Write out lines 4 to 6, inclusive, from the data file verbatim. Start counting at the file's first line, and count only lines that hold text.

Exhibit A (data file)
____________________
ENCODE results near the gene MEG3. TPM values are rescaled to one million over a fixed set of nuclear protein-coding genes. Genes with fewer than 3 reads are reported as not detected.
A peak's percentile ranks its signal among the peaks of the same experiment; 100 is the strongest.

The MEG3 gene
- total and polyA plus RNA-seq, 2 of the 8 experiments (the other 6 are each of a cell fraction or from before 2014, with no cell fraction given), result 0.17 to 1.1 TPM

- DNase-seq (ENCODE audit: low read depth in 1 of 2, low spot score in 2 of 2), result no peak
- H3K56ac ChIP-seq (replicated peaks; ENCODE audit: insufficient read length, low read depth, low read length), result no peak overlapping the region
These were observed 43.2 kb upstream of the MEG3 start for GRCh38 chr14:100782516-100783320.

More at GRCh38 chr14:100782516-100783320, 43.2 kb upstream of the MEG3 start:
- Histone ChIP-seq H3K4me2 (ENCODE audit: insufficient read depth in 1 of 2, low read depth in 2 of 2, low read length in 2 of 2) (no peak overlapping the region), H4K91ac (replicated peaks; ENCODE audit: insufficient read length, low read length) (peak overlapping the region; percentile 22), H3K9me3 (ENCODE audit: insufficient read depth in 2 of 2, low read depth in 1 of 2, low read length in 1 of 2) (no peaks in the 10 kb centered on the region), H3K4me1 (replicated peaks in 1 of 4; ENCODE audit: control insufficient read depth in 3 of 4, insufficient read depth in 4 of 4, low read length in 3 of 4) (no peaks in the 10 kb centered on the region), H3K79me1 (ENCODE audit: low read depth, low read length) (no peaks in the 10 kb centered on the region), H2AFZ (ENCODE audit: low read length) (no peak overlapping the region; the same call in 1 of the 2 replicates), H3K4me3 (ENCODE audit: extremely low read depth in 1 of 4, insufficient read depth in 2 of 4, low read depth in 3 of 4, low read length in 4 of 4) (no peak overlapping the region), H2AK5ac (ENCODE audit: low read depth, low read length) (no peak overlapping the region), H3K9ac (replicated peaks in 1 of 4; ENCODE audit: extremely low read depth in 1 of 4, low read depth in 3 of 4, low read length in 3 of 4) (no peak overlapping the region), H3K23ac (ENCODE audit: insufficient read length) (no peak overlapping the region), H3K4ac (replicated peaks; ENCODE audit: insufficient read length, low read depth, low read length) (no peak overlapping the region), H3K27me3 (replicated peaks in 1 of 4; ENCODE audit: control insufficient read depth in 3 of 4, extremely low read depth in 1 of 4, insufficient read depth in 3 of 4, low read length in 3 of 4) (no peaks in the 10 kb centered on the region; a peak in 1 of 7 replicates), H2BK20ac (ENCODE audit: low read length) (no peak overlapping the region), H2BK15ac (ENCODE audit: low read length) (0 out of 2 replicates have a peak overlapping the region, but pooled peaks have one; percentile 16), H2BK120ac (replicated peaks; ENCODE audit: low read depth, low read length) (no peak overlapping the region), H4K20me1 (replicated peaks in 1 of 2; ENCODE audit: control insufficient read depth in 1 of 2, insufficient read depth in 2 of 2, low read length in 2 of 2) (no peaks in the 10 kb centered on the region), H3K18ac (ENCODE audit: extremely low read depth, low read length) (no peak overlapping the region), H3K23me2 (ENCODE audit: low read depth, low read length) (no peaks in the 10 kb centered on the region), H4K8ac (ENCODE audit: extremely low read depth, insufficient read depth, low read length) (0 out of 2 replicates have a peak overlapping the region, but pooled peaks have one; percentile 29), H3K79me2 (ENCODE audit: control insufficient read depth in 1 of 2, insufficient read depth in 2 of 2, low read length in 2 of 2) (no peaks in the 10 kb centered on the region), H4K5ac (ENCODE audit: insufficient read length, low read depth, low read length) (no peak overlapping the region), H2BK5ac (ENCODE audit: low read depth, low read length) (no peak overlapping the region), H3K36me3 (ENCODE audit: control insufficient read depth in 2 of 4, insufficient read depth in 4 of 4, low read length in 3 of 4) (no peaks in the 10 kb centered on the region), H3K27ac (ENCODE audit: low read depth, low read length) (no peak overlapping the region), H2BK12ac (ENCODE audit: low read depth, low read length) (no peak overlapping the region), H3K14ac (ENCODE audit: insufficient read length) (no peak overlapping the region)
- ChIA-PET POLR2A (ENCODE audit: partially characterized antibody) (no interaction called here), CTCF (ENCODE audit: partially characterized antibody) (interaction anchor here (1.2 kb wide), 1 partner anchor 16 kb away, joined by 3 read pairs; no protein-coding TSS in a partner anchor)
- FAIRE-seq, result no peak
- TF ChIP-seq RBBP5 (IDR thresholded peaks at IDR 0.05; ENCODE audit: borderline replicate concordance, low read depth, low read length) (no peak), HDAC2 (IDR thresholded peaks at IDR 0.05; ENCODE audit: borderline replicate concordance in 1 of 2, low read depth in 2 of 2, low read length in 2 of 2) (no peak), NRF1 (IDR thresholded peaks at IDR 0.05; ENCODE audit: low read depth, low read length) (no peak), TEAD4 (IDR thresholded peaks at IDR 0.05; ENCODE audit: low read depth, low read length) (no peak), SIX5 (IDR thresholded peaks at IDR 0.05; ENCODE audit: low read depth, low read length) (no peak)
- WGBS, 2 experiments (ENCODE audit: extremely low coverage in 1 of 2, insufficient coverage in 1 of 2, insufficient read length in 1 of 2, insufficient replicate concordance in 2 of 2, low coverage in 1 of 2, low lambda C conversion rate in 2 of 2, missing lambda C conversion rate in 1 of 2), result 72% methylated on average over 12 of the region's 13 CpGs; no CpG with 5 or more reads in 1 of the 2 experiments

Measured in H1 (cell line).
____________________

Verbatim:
- total and polyA plus RNA-seq, 2 of the 8 experiments (the other 6 are each of a cell fraction or from before 2014, with no cell fraction given), result 0.17 to 1.1 TPM

- DNase-seq (ENCODE audit: low read depth in 1 of 2, low spot score in 2 of 2), result no peak
- H3K56ac ChIP-seq (replicated peaks; ENCODE audit: insufficient read length, low read depth, low read length), result no peak overlapping the region